ADAGEN® (pegademase bovine) Injection should not be diluted nor mixed with any other drug prior to administration.

ADAGEN® (pegademase bovine) Injection should be administered every 7 days as an intramuscular injection. The dosage of ADAGEN® (pegademase bovine) (pegademase bovine) Injection should be individualized. The recommended dosing schedule is 10 U/kg for the first dose, 15 U/kg for the second dose, and 20 U/kg for the third dose. The usual maintenance dose is 20 U/kg per week. Further increases of 5 U/kg/week may be necessary, but a maximum single dose of 30 U/kg should not be exceeded. Plasma levels of ADA more than twice the upper limit of 35 µmol/hr/mL have occurred on occasion in several patients, and have been maintained for several weeks in one patient who received twice weekly injections (20 U/kg per dose) of ADAGEN® (pegademase bovine) Injection. No adverse effects have been observed at these higher levels; there is no evidence that maintaining pre-injection plasma ADA above 35 µmol/hr/mL produces any additional clinical benefits.

Dose proportionality has not been established and patients should be closely monitored when the dosage is increased. ADAGEN® (pegademase bovine) Injection is not recommended for intravenous administration.

The optimal dosage and schedule of administration should be established for each patient based on monitoring of plasma ADA activity levels (trough levels before maintenance injection) and biochemical markers of ADA deficiency (primarily red cell dATP content). Since improvement in immune function follows correction of metabolic abnormalities, maintenance dosage in individual patients should be aimed at achieving the following biochemical goals: 1) maintain plasma ADA activity (trough levels before maintenance injection) in the range of 15-35 µ mol/hr/mL (assayed at 37°C); ≤ 0.005-0.015 µ mol/mL packed erythrocytes, or ≤ 1% of the total erythrocyte adenine nucleotide (ATP + dATP) content, with a normal ATP level, as measured in a pre-injection sample. In addition, continued monitoring of immune function and clinical status is essential in any patient with a primary immunodeficiency disease and should be continued in patients undergoing treatment with ADAGEN® (pegademase bovine) Injection.

HOW SUPPLIED

ADAGEN® (pegademase bovine) Injection is a clear, colorless, preservative free solution for intramuscular injection. Each vial contains 250 units/mL and is supplied as a 1.5 mL single-use vial, in boxes of 4 vials (NDC-57665-001-01).

Use only one dose per vial; do not re-enter the vial. Discard unused portions. Do not save unused drug for later administration.

Refrigerate. Store between +2°C +8°C ADAGEN® (pegademase bovine) Injection shouldand not be stored at room temperature. This product should not be used if there are any indications that it may have been frozen.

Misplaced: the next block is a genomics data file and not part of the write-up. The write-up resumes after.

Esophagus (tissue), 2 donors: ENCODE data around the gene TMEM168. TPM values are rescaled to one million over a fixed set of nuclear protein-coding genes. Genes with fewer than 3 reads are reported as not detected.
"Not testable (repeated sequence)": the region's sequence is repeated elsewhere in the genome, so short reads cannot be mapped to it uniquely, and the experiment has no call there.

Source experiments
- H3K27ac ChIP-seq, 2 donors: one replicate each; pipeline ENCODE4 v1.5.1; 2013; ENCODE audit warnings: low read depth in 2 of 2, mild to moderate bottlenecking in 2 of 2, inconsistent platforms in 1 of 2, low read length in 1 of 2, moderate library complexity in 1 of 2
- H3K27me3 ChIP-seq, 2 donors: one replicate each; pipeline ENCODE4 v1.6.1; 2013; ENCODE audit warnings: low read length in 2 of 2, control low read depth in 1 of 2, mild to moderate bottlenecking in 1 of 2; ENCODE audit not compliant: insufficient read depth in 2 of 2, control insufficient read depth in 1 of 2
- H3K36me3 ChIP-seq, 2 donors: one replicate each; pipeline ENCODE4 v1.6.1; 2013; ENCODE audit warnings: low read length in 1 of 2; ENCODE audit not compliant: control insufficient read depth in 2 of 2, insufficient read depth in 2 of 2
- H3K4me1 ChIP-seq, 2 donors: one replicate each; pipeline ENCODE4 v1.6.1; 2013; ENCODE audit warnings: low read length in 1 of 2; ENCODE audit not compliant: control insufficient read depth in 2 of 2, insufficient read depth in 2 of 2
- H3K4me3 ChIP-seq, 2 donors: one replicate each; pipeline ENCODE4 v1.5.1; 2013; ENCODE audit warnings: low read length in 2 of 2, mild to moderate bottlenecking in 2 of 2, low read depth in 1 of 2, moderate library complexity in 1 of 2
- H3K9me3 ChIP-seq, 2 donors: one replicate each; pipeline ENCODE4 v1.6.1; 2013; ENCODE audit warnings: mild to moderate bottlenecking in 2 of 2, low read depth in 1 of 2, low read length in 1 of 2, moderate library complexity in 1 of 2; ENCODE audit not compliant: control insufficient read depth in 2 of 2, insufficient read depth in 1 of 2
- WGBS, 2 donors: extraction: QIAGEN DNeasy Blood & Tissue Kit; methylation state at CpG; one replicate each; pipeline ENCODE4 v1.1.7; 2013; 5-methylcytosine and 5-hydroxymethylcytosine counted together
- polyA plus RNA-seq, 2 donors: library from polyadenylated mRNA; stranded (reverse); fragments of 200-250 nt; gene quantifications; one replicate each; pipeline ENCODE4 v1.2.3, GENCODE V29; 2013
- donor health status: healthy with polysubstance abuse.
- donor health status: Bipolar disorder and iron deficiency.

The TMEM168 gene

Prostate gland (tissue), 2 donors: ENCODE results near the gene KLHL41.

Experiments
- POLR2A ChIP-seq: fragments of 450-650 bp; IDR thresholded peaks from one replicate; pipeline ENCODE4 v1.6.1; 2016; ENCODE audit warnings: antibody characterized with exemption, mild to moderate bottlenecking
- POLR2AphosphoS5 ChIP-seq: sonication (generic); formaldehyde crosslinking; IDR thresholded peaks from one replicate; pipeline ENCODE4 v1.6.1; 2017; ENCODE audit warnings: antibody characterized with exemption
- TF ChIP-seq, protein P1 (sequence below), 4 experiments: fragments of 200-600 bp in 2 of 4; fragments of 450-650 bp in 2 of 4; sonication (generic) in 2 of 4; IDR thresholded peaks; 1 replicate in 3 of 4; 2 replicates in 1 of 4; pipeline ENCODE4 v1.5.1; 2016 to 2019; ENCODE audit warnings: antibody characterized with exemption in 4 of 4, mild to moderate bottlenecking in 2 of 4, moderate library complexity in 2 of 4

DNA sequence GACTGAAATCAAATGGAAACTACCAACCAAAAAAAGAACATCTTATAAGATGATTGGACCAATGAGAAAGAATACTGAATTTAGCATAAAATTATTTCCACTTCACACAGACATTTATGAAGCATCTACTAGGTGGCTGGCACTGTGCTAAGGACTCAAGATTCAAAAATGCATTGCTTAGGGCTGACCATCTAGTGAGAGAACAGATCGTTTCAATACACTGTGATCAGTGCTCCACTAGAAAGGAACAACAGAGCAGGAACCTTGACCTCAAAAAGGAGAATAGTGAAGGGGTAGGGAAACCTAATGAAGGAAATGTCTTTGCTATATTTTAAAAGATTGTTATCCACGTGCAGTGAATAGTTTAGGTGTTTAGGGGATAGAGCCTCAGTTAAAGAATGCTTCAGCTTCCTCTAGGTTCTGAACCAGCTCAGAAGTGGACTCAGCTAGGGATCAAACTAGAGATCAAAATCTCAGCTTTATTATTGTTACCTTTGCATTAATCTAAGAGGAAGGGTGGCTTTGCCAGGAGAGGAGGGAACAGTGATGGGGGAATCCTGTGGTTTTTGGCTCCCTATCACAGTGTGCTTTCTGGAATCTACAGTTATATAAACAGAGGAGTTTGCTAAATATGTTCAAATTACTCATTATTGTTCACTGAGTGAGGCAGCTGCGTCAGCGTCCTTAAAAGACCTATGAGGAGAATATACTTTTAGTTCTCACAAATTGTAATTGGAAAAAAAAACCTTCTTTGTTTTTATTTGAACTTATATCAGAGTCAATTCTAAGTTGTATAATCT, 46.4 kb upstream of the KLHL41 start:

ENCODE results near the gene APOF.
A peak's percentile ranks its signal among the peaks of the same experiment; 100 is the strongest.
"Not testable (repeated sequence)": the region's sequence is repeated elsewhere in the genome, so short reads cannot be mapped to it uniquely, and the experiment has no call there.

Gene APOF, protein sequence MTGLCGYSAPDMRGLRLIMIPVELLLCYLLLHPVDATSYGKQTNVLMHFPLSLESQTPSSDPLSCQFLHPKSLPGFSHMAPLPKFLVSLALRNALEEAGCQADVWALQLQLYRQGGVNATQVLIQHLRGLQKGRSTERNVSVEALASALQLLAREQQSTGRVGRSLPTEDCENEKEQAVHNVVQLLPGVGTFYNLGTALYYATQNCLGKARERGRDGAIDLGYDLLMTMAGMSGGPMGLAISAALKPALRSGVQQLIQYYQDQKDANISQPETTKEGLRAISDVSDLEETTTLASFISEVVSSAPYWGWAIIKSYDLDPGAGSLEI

REFERENCES

1. Hershfield MS, Buckley RH, Greenberg ML, et al. Treatment of adenosine deaminase deficiency with polyethylene glycol- modified adenosine deaminase. N Engl J Med 1987; 316:589-96.

2. Levy Y, Hershfield MS, Fernandez-Mejia C, Polmar ST, Scudiery D, Berger M, Sorensen RU. Adenosine deaminase deficiency with late onset of recurrent infections: response to treatment with polyethylene glycolmodified adenosine deaminase. J Pediatr 1988; 113:312-17.

3. Kredich NM, Hershfield MS. Immunodeficiency diseases caused by adenosine deaminase deficiency and purine nucleoside phosphorylase deficiency. 6th ed. In: Scriver CR, Beaudet AL, Sly WS, Valle D, eds. The metabolic basis of inherited disease. New York: McGraw Hill, 1989; 1045-75.

4. Hirschhorn R. Inherited enzyme deficiencies and immunodeficiency: adenosine deaminase (ADA) and purine nucleoside phosphorylase (PNP) deficiencies. Clin Immunol Immunopathol 1986; 40:157-65.

5. Hirschhorn R, Roegner-Maniscalco V, Kuritsky L, Rosen FS. Bone marrow transplantation only partially restores purine metabolites to normal adenosine deaminase-deficient patients. J Clin Invest 1981; 68:1387-93.

6. Polmar AH, Stern RC, Schwartz AL, Wetzler EM, Chase PA, Hirschhorn R. Enzyme replacement therapy for adenosine deaminase deficiency and severe combined immunodeficiency. N Engl J Med 1976; 295:1337-43.

7. Rubinstein A, Hirschhorn R, Sicklick M, Murphy RA. In vivo and in vitro effects of thymosin and adenosine deaminase on adenosine-deaminase-deficient lymphocytes. N Engl J Med 1979; 300:387-92.

8. Hirschhorn R, Papageorgiou PS, Kesarwala HH, Taft LT. Amelioration of neurologic abnormalities after "enzyme replacement" in adenosine deaminase deficiency. N Engl J Med 1980; 303:377-80.

9. Hirschhorn R, Ratech H, Rubinstein A, et al. Increased excretion of modified adenine nucleosides by children with adenosine deaminase deficiency. Pediatr Res 1982; 16:362-9.